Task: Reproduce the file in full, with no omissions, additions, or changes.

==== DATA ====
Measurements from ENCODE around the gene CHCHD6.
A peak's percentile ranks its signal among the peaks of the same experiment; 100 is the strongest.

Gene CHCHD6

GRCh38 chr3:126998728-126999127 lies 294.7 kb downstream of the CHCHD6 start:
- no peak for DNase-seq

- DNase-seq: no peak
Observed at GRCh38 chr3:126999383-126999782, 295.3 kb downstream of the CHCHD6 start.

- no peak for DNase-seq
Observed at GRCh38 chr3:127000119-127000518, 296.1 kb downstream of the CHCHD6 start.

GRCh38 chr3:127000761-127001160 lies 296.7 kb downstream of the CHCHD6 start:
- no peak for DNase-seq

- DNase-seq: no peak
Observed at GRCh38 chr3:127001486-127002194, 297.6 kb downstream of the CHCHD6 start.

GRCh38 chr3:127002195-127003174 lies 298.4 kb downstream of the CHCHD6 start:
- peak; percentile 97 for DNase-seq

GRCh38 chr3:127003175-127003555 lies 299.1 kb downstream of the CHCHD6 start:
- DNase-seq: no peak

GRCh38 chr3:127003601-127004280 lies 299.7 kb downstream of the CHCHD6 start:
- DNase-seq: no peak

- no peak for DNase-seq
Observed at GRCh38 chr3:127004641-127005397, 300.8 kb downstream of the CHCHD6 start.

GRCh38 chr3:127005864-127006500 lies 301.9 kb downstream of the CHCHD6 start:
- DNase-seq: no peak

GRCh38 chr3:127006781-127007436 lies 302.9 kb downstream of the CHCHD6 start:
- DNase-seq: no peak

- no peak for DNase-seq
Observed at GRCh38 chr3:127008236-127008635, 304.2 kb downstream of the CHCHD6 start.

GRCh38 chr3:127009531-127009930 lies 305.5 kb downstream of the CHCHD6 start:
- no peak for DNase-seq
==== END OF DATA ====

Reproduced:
Measurements from ENCODE around the gene CHCHD6.
A peak's percentile ranks its signal among the peaks of the same experiment; 100 is the strongest.

Gene CHCHD6

GRCh38 chr3:126998728-126999127 lies 294.7 kb downstream of the CHCHD6 start:
- no peak for DNase-seq

- DNase-seq: no peak
Observed at GRCh38 chr3:126999383-126999782, 295.3 kb downstream of the CHCHD6 start.

- no peak for DNase-seq
Observed at GRCh38 chr3:127000119-127000518, 296.1 kb downstream of the CHCHD6 start.

GRCh38 chr3:127000761-127001160 lies 296.7 kb downstream of the CHCHD6 start:
- no peak for DNase-seq

- DNase-seq: no peak
Observed at GRCh38 chr3:127001486-127002194, 297.6 kb downstream of the CHCHD6 start.

GRCh38 chr3:127002195-127003174 lies 298.4 kb downstream of the CHCHD6 start:
- peak; percentile 97 for DNase-seq

GRCh38 chr3:127003175-127003555 lies 299.1 kb downstream of the CHCHD6 start:
- DNase-seq: no peak

GRCh38 chr3:127003601-127004280 lies 299.7 kb downstream of the CHCHD6 start:
- DNase-seq: no peak

- no peak for DNase-seq
Observed at GRCh38 chr3:127004641-127005397, 300.8 kb downstream of the CHCHD6 start.

GRCh38 chr3:127005864-127006500 lies 301.9 kb downstream of the CHCHD6 start:
- DNase-seq: no peak

GRCh38 chr3:127006781-127007436 lies 302.9 kb downstream of the CHCHD6 start:
- DNase-seq: no peak

- no peak for DNase-seq
Observed at GRCh38 chr3:127008236-127008635, 304.2 kb downstream of the CHCHD6 start.

GRCh38 chr3:127009531-127009930 lies 305.5 kb downstream of the CHCHD6 start:
- no peak for DNase-seq